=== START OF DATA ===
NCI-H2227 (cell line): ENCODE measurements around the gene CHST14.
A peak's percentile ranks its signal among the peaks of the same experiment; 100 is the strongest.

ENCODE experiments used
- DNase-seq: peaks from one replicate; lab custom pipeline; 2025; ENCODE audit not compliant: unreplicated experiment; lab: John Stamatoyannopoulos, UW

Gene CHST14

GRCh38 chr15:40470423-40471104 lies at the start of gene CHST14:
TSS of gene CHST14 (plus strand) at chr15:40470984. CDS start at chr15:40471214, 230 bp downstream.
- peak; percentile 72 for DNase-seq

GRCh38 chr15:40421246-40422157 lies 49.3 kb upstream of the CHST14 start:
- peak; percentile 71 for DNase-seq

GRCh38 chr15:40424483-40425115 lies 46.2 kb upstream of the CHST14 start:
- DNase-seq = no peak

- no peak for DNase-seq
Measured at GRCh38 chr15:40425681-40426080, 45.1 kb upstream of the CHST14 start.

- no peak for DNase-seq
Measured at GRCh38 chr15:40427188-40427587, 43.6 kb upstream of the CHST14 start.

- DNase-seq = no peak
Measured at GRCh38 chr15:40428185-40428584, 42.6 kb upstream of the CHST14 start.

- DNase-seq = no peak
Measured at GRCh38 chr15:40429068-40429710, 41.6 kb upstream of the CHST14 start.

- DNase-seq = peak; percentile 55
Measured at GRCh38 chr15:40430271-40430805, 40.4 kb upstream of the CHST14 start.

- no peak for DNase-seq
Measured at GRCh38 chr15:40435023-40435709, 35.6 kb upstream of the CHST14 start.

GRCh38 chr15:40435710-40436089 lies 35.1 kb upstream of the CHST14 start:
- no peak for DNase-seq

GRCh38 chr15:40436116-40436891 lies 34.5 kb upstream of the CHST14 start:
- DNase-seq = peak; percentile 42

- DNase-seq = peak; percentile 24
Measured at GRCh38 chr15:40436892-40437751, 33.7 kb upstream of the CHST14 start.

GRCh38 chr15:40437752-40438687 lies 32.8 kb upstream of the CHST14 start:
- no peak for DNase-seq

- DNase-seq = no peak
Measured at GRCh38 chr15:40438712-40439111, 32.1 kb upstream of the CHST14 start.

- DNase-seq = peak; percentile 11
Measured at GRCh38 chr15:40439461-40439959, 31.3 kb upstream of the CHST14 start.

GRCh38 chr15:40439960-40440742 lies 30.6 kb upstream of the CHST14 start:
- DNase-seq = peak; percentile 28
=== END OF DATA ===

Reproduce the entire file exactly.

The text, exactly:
NCI-H2227 (cell line): ENCODE measurements around the gene CHST14.
A peak's percentile ranks its signal among the peaks of the same experiment; 100 is the strongest.

ENCODE experiments used
- DNase-seq: peaks from one replicate; lab custom pipeline; 2025; ENCODE audit not compliant: unreplicated experiment; lab: John Stamatoyannopoulos, UW

Gene CHST14

GRCh38 chr15:40470423-40471104 lies at the start of gene CHST14:
TSS of gene CHST14 (plus strand) at chr15:40470984. CDS start at chr15:40471214, 230 bp downstream.
- peak; percentile 72 for DNase-seq

GRCh38 chr15:40421246-40422157 lies 49.3 kb upstream of the CHST14 start:
- peak; percentile 71 for DNase-seq

GRCh38 chr15:40424483-40425115 lies 46.2 kb upstream of the CHST14 start:
- DNase-seq = no peak

- no peak for DNase-seq
Measured at GRCh38 chr15:40425681-40426080, 45.1 kb upstream of the CHST14 start.

- no peak for DNase-seq
Measured at GRCh38 chr15:40427188-40427587, 43.6 kb upstream of the CHST14 start.

- DNase-seq = no peak
Measured at GRCh38 chr15:40428185-40428584, 42.6 kb upstream of the CHST14 start.

- DNase-seq = no peak
Measured at GRCh38 chr15:40429068-40429710, 41.6 kb upstream of the CHST14 start.

- DNase-seq = peak; percentile 55
Measured at GRCh38 chr15:40430271-40430805, 40.4 kb upstream of the CHST14 start.

- no peak for DNase-seq
Measured at GRCh38 chr15:40435023-40435709, 35.6 kb upstream of the CHST14 start.

GRCh38 chr15:40435710-40436089 lies 35.1 kb upstream of the CHST14 start:
- no peak for DNase-seq

GRCh38 chr15:40436116-40436891 lies 34.5 kb upstream of the CHST14 start:
- DNase-seq = peak; percentile 42

- DNase-seq = peak; percentile 24
Measured at GRCh38 chr15:40436892-40437751, 33.7 kb upstream of the CHST14 start.

GRCh38 chr15:40437752-40438687 lies 32.8 kb upstream of the CHST14 start:
- no peak for DNase-seq

- DNase-seq = no peak
Measured at GRCh38 chr15:40438712-40439111, 32.1 kb upstream of the CHST14 start.

- DNase-seq = peak; percentile 11
Measured at GRCh38 chr15:40439461-40439959, 31.3 kb upstream of the CHST14 start.

GRCh38 chr15:40439960-40440742 lies 30.6 kb upstream of the CHST14 start:
- DNase-seq = peak; percentile 28